A 40-year-old father has become the first UK patient to receive a portable total artificial heart implant. Before receiving the implant Matthew Green had been critically ill from end-stage heart failure and it was thought he might not survive until a suitable donor heart could be found. However, his symptoms have improved since doctors fitted him with a new artificial heart device. The device can be run using a special backpack power unit rather than the large, fixed machines that must normally be used to power implants in hospital.
Mr Green underwent a six-hour operation carried out by surgeons at Papworth Hospital, Cambridge, in which his damaged heart was replaced with a Total Artificial Heart (TAH). The implant is only a temporary device designed to keep pumping blood to vital organs until a suitable donor heart is found and, eventually, Mr Green will have to undergo a transplant. However, the device appears to be working successfully as a temporary measure as it has eliminated Mr Green’s symptoms of heart failure and allowed him to make an “excellent” recovery. He has now gone home to wait for a suitable donor to be found.
An artificial heart is a plastic device designed to replace a patient’s heart ventricles. The ventricles are the two large, lower chambers that pump blood towards the lungs and into the arteries that supply the whole body with blood. To fit the implant the ventricles are surgically removed and plastic tubes are used to replace the valves that would normally let blood in and out of the ventricles. The main section of the device, which features two artificial ventricles, is then plugged into the plastic valves to complete a synthetic heart system.
The implant itself does not contain any motors or electrical parts, but is, instead, run by a pneumatic pump and power supply that must be carried outside the body. This portable unit, which is the first of its kind, is connected to the artificial heart by pneumatic tubes that pass through the skin. These tubes send pulses of air into two expandable, balloon-like sacs in the artificial ventricles, forcing out blood in much the same way that a beating heart would. The driver unit weighs just under 14lbs and, while relatively heavy, it offers artificial heart patients an unprecedented level of freedom.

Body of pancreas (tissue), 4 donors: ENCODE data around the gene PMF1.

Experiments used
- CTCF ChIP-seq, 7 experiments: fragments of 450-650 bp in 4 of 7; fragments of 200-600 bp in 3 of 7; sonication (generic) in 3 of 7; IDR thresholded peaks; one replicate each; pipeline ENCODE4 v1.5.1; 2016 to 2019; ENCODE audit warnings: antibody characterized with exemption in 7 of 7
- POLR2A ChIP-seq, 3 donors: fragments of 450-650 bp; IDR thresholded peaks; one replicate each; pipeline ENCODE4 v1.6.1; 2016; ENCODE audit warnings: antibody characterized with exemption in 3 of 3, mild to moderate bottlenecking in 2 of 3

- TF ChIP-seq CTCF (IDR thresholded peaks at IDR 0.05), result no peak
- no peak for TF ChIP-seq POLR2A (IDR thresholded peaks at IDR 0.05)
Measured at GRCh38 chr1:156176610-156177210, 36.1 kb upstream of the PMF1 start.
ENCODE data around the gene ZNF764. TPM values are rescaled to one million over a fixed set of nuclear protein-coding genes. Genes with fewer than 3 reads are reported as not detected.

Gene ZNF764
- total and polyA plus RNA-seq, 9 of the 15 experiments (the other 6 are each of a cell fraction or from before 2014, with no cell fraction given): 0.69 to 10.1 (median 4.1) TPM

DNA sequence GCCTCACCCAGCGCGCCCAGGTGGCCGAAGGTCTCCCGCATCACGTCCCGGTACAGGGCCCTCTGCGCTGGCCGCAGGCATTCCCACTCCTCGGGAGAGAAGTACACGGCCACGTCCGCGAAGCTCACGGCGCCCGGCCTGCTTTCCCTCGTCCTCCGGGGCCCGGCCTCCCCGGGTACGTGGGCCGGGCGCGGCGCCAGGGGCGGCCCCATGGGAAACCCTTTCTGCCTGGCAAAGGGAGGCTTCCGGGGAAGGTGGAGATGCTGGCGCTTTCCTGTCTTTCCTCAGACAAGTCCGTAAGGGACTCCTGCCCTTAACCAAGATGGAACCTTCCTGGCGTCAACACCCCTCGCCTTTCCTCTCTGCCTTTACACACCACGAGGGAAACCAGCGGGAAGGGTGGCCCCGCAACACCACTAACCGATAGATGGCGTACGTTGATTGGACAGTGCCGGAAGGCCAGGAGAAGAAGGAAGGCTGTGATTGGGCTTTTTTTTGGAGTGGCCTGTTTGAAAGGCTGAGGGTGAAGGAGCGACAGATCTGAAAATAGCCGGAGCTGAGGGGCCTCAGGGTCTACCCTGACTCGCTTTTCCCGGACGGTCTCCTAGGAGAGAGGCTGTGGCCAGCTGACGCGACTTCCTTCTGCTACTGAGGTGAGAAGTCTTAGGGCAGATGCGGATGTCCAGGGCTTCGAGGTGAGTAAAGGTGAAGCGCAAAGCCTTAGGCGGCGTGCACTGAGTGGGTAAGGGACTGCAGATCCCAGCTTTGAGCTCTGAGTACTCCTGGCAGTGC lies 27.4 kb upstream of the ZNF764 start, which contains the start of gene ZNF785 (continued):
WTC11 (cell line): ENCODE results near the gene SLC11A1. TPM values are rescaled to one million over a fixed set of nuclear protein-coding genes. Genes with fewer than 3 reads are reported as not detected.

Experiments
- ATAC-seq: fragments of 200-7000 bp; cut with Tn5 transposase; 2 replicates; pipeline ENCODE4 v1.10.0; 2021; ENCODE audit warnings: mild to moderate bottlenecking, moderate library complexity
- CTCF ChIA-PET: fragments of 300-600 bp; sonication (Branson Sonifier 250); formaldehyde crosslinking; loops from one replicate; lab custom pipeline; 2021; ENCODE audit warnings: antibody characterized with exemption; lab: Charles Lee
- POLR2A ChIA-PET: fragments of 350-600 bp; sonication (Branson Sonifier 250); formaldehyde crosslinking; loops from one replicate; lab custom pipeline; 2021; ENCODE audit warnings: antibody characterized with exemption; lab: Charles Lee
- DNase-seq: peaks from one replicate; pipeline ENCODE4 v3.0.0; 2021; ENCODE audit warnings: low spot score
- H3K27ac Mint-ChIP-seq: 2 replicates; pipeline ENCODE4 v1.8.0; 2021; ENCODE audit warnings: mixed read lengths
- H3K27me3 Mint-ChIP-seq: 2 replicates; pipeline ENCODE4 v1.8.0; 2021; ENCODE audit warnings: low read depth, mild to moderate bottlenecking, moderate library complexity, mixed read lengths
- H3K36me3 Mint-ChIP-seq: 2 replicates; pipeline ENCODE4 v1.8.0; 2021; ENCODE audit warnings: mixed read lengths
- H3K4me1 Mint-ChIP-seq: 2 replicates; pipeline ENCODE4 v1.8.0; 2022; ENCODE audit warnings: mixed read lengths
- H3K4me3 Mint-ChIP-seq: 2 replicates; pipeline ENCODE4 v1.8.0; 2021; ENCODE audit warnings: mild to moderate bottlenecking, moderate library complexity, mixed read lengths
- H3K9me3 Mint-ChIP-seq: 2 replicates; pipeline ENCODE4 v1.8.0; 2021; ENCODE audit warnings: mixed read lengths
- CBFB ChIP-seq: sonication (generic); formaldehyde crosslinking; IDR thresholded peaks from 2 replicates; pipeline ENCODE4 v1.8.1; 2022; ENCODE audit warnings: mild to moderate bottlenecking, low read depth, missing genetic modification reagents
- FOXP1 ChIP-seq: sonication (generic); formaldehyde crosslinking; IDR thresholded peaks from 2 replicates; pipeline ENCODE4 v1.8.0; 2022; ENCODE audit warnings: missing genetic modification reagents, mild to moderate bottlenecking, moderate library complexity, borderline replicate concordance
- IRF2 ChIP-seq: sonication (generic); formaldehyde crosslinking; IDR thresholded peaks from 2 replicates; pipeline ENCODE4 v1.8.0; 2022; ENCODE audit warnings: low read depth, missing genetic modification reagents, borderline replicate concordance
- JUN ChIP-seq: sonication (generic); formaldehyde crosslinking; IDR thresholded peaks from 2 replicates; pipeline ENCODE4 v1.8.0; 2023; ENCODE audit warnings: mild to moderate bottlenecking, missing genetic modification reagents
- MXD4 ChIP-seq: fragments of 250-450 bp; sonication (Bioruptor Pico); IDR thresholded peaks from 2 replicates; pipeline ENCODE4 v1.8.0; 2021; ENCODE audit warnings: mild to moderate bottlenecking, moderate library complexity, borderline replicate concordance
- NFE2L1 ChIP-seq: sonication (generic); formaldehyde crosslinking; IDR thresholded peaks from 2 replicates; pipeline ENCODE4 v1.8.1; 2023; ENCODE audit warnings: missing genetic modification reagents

There have been other artificial heart devices, but these have mostly been designed to remedy a single damaged ventricle or to be used in patients staying in hospital. Indeed, as far back as the 1980s doctors used the Jarvik-7 Artificial Heart for short-term treatment. The Jarvik-7 was used as the basis for much of this new device. However, this case is reported to be the first time that a UK patient has been given a full implant that has allowed them to return home, a feat that has already been achieved in some other countries.
No, the device is only intended to be a short-term solution. Although initially designed for permanent use, the TAH is approved as a “bridge to transplant” device, meaning it can be used to replace a badly failing heart in the period until a suitable donor heart becomes available. People who have the device implanted are expected to remain on a transplant list until a donor becomes available. In this case, the patient had “end-stage” heart failure, a potentially fatal problem. In such cases, the risks of getting a bridging implant are fewer than the risks of going untreated while waiting for a donor heart.
However, while only a temporary solution, the artificial heart is said to provide the body with an immediate blood flow of up to 9.5 litres a minute. This improves the mobility of some patients with limited physical ability caused by heart failure.
The TAH is used for “end-stage biventricular heart failure”, which is severe heart failure affecting both ventricles of the heart. It is a condition that can develop after the heart has been damaged or weakened by disorders such as coronary artery disease, heart attack or cardiomyopathy. Heart failure occurs when the heart can no longer pump enough blood to sustain the body, causing the organs, such as the kidneys, liver and brain, to be starved of oxygen and the nutrients they need to function properly.
Symptoms of heart failure include shortness of breath, persistent coughing, palpitations as the heart beats faster to make up for its loss of pumping capacity, excess fluid (oedema) and fatigue. Inadequate blood flow means tissue can die and vital organs suffer permanent damage. The design of the device also allows the patient’s body to determine the blood flow required from the device based on his or her activity level.
The patient, who received his implant on June 9 2011, will be closely monitored for risk of his body rejecting the device and the risk of infection. The device gives the patient more time to find a suitable heart donor, but a transplant must still be performed. In the interim, the patient is reported to be doing well and has returned home to his family.
Papworth Hospital, where the procedure was carried out, is currently the only UK hospital certified to use the TAH device. Although the device is suitable for use only in certain severe cases, this high-profile case has made international news and is sure to raise the profile of the TAH implant. Time, and the results of further research, may lead to greater use of this intriguing device in future.